One heck of a life preserver it turned out to be! At the beginning, it gave me a daily connection to someone I loved. The positive energy we sent each other in those sometimes only three-word e-mails was a huge gift to both of us. Even after I got solid in my rockin’ independence and Ruby successfully conquered law school, we kept up our daily “Thankful Three.”

We made it through the shitty moments in our lives and shared the plentiful joy-filled ones. The e-mails made us focus on the good things. Throughout the day, we paid attention to positive things we could include in our e-mails. We never ever used the e-mails to rant or cry about the hard stuff. Instead, we shared the hard stuff with each other by finding a bright side to be thankful for. Some days, the gratitude poured out easily, like a squeeze bottle of catsup. Some days, it was more like the glass bottle kind. But we always did it because we were accountable to one another. I can tell you there were many times I would have skipped it! There were days where I was stubbornly holding on to my pissy mood and did NOT want to be effing grateful [insert foot stomp!], but then I would see Ruby’s daily thankfuls pop up in my e-mail and they always made me smile. I knew I had to get off my pity train, or my PMS tirade, or whatever it was that day, and find some damn silver lining to write back about. Sometimes I didn’t even mean it when I was typing, but by the time I was done with those three little sentences, heck if I hadn’t taken a big step toward happy.

Some of our thankfuls would seem silly or insignificant. I mean, if your life is in seeming shambles around you, who gives a rat’s about saying you’re thankful for caramel rice cakes, the smell of fresh cut grass, and that you are getting a haircut next weekend? Well, you’d be surprised what talkin’ up those rice cakes can do!

These short daily e-mails not only kept us in touch but they also focused our friendship in a positive way. If our lives have challenges, we always know the other one is there, holding that vibration of appreciation for us. We lean on each other and ask for help, and if we bitch, we include a silver lining. It is amazing to look back at our daily three (we’ve both saved them) to see where we started and where we are today. Both of us free-falling, trying so hard to flap our wings and fly, but needing to know we weren’t alone in that big sky. The connection and positive energy of our daily emails gives us a boost, and over the years we have both soared!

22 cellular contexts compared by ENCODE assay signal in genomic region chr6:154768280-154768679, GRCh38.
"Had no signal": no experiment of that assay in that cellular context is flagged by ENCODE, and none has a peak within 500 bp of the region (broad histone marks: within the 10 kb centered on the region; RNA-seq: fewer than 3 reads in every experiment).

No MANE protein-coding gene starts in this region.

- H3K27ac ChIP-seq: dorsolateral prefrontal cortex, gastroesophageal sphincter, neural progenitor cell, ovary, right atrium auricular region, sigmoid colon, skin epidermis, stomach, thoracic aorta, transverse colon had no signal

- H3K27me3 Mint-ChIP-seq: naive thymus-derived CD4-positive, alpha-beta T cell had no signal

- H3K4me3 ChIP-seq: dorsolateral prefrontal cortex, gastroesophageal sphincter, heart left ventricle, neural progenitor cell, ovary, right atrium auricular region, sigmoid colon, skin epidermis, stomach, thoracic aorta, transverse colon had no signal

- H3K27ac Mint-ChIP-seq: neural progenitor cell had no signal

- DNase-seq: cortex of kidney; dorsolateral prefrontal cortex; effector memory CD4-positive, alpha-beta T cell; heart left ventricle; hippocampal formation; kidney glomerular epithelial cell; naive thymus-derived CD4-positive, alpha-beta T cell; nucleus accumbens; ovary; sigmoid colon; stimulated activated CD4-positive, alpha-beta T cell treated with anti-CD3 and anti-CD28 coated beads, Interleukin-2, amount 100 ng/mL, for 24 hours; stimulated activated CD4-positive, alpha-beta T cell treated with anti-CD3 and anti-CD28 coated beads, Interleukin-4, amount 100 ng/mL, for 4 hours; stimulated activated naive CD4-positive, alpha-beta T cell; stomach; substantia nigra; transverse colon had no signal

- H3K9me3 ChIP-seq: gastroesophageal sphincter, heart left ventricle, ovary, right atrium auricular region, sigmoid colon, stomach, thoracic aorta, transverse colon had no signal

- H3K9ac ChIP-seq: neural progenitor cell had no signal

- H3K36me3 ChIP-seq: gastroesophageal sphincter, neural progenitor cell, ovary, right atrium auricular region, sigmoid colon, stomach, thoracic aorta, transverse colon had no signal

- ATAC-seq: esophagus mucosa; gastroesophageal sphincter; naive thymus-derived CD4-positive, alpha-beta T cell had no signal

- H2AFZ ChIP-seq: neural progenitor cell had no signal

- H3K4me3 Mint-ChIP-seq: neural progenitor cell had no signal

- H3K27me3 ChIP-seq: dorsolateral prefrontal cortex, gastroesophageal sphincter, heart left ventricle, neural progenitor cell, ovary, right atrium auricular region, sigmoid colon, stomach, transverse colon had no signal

I am pretty proud to say that it has been SEVEN YEARS and we are still sending our daily thankful three!

Today our e-mails reflect the different places we are at in our lives, but they still carry the same positive energy. This practice still has as much impact on our lives as it did when we started seven years ago.

We keep it up because we love it, because it keeps us close to each other, and because it brings so much love and smiles to our lives! Grab a loved one and give it a try. You will be thankful that you did.

Just for fun, here are a few actual thankfuls from then and now:

Ruby’s daily three from 8/1/07:

  1. Slinky black pencil skirts (even if I am in a bad mood, at least I can look good!).
  2. Good-smelling lotion.
  3. My Southern sweatshirt. It is my security blankie and something warm to cover my bare legs while I sit in my desk and freeze my ass off.

Cara’s daily three from 7/10/07:

  1. I am so thankful for good earplugs (which I am wearing in a crowded office full of people right now).
  2. Good health genes; my grandmother turns 80 today and is as healthy as ever!
  3. My probably-not-work-appropriate-shirt that got me lots of compliments today.

Now fast forward to 2013…

Ruby’s daily three from 8/13/13:

  1. The amazing love I feel for my son, even though I have only known him since Saturday.
  2. That even though it was scary to take him home from the hospital, we are doing well!
  3. That labor went well! Only 20 minutes of pushing! And the epidural was great!
  4. (Must have been a bonus!) That Jon is my husband and the father of my child :o)

Cara’s daily three from 8/13/13:

  1. Getting to teach mediation class to an exceptional and inspiring group.
  2. Making good decisions for what is good for me and what’s not and sticking to it!
  3. Sat for a minute today and watched Noah nap on the couch and just basked in the love that flooded through me.

Friday, February 21, 2014

Energy, accountability and living from the heart

There's a few things I keep in my house that I find to be inspiring and what I need when I need it. 
This is a gift I received from a friend for my birthday this year. This is the card I drew today:

Energy- " when you hold back and repress what you feel, your body and spirit become drained; when you try to please everyone and deny yourself, your life force wanes. If you strive to meet everyone's expectations but forget to honor your own needs, your energy field becomes full. Allowing your emotions and needs the freedom to be spontaneously expressed, however causes waves of energy to expand inside of you."
This is a changeable sign I received as a Christmas present last year. Each day as I feel inspired I draw a card from the bag without looking. This was today's card. 
I enjoy drinking yogi tea because of the message each bag has. This was my message today. 

How does drawing the card energy, choosing the sign be accountable and the message to live from the heart all come together? 

I should be accountable of my own energy in order to live from my heart.